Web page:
HONG KONG: “Sugar King” Tan Sri Robert Kuok has released his memoir, giving a glimpse of his ties with Tunku Abdul Rahman and Tun Hussein Onn.
Describing the first Prime Minister as someone who had “tremendous rhythm”, he wrote:
“If you talk of brains, Tunku was brilliant, and very shrewd.
“His mother was Thai, and he had that touch of Thai shrewdness, an ability to smell and spot whether a man was to be trusted or not.”
“He had a good number two in Tun Razak,” he noted, saying:
“Tunku was like a strategist who saw the big picture. He knew where to move his troops, but actually going to battle and plotting the detailed campaign – that was not Tunku. He’d say, ‘Razak, you take over. You handle it now.’ In that sense, they worked very well together.”
As for Hussein Onn, he wrote that both of them were in the same class in school in Johor Baru in 1932.
“My father would often spend weekends with Dato Onn.
“Two or three years later, Hussein returned to Johor Baru and we were classmates again at English College from 1935 to 1939.”
The Malaysian tycoon also shared his views on race relations and affirmative actions with South China Morning Post which published extracts from Robert Kuok, A Memoir, out in Malaysia on Dec 1.
Kuok recalled his conversation he had once with Hussein.
He told Hussein that “the best brains will come, in all shades and colours, all religions, all faiths.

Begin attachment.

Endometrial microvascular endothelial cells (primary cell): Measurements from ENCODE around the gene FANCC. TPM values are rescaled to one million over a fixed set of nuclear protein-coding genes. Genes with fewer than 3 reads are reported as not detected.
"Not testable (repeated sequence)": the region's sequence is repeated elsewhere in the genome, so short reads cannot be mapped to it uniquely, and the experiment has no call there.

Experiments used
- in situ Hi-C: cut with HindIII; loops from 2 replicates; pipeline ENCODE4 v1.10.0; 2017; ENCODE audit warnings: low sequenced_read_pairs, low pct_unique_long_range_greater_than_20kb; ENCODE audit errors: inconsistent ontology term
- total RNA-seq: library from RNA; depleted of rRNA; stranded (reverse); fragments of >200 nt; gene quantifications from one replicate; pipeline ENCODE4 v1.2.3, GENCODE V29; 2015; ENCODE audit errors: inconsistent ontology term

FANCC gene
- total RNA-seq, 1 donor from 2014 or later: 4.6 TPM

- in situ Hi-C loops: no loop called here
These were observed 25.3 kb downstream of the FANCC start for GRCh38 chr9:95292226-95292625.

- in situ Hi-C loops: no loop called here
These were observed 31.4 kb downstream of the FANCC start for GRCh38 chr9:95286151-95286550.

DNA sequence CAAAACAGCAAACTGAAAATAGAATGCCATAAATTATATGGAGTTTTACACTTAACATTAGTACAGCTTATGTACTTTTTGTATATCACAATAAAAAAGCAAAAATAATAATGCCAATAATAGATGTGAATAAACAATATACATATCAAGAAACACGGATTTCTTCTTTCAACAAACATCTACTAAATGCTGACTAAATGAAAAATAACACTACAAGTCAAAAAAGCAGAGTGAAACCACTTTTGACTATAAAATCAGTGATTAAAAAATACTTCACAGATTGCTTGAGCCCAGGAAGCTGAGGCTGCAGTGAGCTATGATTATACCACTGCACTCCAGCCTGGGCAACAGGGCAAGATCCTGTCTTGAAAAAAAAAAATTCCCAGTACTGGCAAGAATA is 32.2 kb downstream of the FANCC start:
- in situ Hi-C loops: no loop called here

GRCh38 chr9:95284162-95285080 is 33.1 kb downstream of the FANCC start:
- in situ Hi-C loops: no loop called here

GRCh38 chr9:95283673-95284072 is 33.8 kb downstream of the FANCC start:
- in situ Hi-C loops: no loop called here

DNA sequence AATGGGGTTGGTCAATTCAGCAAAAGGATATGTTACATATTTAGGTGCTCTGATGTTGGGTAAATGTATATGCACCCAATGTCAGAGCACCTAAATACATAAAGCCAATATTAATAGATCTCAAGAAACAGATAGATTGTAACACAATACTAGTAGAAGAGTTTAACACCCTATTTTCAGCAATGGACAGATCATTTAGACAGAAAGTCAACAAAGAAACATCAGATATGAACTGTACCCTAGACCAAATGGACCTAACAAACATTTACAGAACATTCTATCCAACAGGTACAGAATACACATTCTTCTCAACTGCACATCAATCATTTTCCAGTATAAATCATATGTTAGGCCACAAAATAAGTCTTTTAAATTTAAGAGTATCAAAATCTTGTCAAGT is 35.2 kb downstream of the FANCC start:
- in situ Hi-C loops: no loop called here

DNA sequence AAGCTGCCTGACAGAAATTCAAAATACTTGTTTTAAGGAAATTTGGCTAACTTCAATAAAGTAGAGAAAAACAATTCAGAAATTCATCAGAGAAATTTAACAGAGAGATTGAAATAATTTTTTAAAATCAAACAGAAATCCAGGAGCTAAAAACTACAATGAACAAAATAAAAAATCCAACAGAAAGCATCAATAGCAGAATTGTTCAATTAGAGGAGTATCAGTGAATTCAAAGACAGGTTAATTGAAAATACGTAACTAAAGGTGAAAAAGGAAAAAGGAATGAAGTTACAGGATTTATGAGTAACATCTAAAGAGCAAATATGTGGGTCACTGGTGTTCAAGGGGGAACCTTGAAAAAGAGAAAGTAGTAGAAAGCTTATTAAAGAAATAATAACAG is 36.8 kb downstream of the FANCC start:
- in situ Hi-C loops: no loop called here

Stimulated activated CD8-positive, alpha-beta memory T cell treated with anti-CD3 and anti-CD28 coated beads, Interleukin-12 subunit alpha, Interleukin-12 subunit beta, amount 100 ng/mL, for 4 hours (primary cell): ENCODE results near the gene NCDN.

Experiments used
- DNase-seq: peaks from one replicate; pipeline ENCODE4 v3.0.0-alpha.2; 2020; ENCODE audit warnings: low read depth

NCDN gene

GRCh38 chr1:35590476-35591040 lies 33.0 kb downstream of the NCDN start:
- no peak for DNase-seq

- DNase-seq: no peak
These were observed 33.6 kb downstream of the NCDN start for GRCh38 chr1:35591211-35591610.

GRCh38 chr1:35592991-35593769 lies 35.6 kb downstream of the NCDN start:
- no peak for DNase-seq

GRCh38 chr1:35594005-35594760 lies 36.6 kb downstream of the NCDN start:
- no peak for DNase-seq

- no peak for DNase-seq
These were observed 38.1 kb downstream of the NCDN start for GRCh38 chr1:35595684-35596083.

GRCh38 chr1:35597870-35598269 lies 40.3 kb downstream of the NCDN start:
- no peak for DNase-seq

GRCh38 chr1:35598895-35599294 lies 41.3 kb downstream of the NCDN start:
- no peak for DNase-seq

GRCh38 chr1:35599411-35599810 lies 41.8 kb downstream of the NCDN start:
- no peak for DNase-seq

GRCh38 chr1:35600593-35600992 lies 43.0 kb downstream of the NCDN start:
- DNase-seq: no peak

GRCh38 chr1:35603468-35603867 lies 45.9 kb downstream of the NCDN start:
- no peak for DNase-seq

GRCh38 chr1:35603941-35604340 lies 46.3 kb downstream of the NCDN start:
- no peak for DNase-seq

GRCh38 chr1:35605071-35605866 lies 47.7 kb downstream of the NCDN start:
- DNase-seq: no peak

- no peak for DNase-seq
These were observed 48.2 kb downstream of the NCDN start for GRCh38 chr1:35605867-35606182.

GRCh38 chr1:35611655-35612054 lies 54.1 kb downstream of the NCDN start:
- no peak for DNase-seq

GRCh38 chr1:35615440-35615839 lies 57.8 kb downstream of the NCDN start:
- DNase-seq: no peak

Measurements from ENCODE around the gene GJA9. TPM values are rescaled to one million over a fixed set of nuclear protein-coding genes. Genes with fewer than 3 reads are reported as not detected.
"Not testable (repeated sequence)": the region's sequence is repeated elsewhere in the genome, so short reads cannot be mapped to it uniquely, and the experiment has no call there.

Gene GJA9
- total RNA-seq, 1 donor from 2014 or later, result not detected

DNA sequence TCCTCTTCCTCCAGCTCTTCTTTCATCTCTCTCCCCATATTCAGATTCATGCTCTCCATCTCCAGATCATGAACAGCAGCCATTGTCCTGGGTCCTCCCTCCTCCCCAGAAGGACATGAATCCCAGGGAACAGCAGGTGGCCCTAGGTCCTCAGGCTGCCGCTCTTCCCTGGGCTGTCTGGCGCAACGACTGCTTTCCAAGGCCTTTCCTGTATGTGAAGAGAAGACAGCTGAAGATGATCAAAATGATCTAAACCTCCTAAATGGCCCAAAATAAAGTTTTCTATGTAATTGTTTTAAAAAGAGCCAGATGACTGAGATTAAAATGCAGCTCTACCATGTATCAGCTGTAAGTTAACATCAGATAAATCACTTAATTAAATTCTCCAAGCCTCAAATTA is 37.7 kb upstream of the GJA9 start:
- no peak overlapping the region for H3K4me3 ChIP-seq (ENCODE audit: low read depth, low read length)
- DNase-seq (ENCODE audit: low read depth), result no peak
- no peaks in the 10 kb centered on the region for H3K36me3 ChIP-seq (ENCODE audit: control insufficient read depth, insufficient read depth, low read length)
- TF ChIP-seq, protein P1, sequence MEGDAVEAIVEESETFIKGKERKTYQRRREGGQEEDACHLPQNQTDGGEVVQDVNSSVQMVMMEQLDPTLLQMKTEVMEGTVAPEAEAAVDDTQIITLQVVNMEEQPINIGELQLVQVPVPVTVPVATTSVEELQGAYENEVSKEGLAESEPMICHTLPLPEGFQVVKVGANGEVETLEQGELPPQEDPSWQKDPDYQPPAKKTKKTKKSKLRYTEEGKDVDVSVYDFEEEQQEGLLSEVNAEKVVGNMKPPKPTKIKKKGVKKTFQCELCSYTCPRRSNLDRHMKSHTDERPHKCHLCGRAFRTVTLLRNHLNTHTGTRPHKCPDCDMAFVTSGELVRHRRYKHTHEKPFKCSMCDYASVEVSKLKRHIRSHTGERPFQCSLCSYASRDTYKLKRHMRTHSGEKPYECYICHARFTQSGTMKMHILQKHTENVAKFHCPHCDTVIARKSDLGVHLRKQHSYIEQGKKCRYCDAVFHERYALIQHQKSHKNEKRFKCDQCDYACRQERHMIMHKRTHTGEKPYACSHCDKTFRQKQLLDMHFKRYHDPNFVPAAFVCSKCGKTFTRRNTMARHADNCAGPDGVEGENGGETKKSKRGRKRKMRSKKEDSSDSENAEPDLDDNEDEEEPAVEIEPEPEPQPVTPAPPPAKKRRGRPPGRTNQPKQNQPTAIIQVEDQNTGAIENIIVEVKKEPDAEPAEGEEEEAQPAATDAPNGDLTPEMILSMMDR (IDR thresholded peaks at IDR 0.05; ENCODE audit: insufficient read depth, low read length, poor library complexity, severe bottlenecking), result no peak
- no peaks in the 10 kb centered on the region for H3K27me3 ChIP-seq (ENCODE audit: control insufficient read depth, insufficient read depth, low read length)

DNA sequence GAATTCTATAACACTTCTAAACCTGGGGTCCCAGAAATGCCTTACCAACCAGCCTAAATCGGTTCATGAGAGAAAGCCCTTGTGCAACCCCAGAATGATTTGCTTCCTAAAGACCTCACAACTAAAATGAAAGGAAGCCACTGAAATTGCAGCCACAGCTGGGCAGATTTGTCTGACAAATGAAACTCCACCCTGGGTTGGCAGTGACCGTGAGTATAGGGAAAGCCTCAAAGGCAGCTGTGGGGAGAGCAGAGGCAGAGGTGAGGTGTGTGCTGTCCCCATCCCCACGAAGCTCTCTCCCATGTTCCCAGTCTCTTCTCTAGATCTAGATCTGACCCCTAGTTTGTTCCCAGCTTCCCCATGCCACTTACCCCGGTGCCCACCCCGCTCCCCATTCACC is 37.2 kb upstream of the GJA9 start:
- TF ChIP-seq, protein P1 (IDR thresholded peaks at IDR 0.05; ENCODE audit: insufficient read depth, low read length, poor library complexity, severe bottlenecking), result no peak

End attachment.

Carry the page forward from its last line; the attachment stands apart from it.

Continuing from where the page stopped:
“They may be the whitest of the white, the brownest of the brown or the blackest of the black.
“But Hussein, the foreigners must never settle in the driving seats. The days of colonialism are over.
“They were in the driving seats and they drove our country helter-skelter.
“We Malaysians must remain in the driving seats and the foreign experts will sit next to us.”
Kuok said that he implored to Hussein to “use the best brains, the people with their hearts in the right place, Malaysians of total integrity and strong ability, hard-working and persevering people.”
“Use them regardless of race, colour or creed.”
Hussein, Kuok recalled, spelt out to him that it was going to be Malay rule.
“He was saying that he could not sell my formula to his people.The meeting ended on a very cordial note and I left him.
“I felt disappointed, but there was nothing more that I could do. Hussein was an honest man of very high integrity.
“Before going to see him, I had weighed his strength of character, his shrewdness and skill.
“We had been in the same class, sharing the same teachers.
I knew Hussein was going to be the Malaysian Prime Minister whom I was closest to in my lifetime.
“I think Hussein understood my message, but he knew that the process had gone too far.” — South China Morning Post
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